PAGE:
The test enumerated in block 214 seeks to determine if the most frequent maximum value repeats three times. As can be seen by the completed, exemplary target matrix, none of the entries therein are replicated three or more times. To assist in the data acquisition, the time period T1+T2 is divided into 11 sub-intervals, each having ten counts. As such, the test performed in block 214 can, in the alternative, be stated whether or not a maximum value occurs in one of the predefined intervals three or more times. As can be seen from the complete target matrix, the maximum values of each line occur between count interval 91 and 100. The mid range of this band, that is Tc =95, is used as the time value that is indicative of the position of the main target. In the context of the present invention and utilizing equation one, the count of 95 represents that the main target is approximately 700 millimeters from the transmitter 12. This can be derived from the following equation:
where d is the distance to the occupant from the transmitter 12, Vs is the speed of the sound (as adjusted for temperature and humidity).
Having acquired the main target, the algorithm now attempts to track the position of that target during subsequent transmitted pulses. With reference to FIG. 8a, the algorithm zeros a data counter DC(n) at zero (see block 730). Thereafter, the first row of the completed target matrix is eliminated (see block 732). Subsequently, the control unit 16 causes the transmitter 12 to emit an additional pulse (see block 734) and the control unit will now, as it did before, count from one through its maximum value of 110. Thereafter, the control unit (see block 736) saves the timer values whenever the received signal output is greater than the threshold value 110 and determines which stored counts or intervals represent a single object and saves the counter output of those objects as a new and last row of the 10×5 target matrix. For example, the following illustrates one such subsequent data set:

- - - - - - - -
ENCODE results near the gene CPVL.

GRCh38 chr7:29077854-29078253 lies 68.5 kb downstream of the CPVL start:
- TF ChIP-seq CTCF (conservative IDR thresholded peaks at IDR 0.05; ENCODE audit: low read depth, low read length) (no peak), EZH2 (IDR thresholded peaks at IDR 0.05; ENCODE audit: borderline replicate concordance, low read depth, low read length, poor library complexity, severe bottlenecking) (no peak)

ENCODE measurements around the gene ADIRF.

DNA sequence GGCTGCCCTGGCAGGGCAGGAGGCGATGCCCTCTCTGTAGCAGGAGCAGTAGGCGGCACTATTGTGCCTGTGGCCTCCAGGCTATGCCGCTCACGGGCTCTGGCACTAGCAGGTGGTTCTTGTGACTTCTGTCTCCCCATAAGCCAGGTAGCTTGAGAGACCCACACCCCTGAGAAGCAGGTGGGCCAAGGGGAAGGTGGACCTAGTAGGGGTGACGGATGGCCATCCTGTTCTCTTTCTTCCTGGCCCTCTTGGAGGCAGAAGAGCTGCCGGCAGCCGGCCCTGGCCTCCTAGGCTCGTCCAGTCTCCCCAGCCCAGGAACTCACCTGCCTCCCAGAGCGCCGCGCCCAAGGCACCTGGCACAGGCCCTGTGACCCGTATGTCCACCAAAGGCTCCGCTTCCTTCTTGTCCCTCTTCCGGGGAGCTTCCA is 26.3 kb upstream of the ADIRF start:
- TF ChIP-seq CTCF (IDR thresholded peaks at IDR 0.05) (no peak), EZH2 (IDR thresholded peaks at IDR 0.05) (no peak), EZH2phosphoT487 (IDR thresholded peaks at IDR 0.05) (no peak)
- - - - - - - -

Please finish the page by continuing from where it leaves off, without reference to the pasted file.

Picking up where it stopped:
The control unit will review this data and group the data in clusters representing received or reflected signals and thereafter determine the average value of these groups or clusters of data to be inserted into the last row of the matrix. As a result of the above, the computer will enter 12 33 98 107 0 in the last row of the target matrix. If one of these entries in the last row of the target matrix (see block 738) is within a predetermined range of the position (count number) of the main target determined in block 216, the algorithm enters block 740. As can be seen, the third entry, 98, of this last line of information in the target matrix is within the predetermined permitted difference or range PD(n). The predetermined range as mentioned above is determined as follows. Based upon actual crash data of vehicles, the maximum rate at which an occupant can move or can be moved can be ascertained. As an example, in a severe crash resulting is a change in vehicle velocity of about 67 kph (42 mph) it can be shown that a 50th percentile occupant will move at a velocity of about 5 m/s. The time increment between two transmitted pulses in the preferred embodiment of the invention is about 5 msec. Assuming that the occupant is moving at his or her fastest speed, then the distance moved is about 5 m/s*5 msec=2.5 cm. For example, if the maximum distance measured (between the transmitter 12 and the occupant)is about 1 meter, and the total number of counts the timer can is set to count is 110 (in the embodiment), then the distance 2.5 cm represents an increment or decrement in the timer output of about 0.025*110 are about 3 counts (either closer or farther from the transmitter). Consequently, if after identifying what is believed to be the position of the occupant, the determination in block 738 reveals that the occupant has changed his position by an amount that is not physically realizable, this data point is not used and the system is incremented to enter block 742.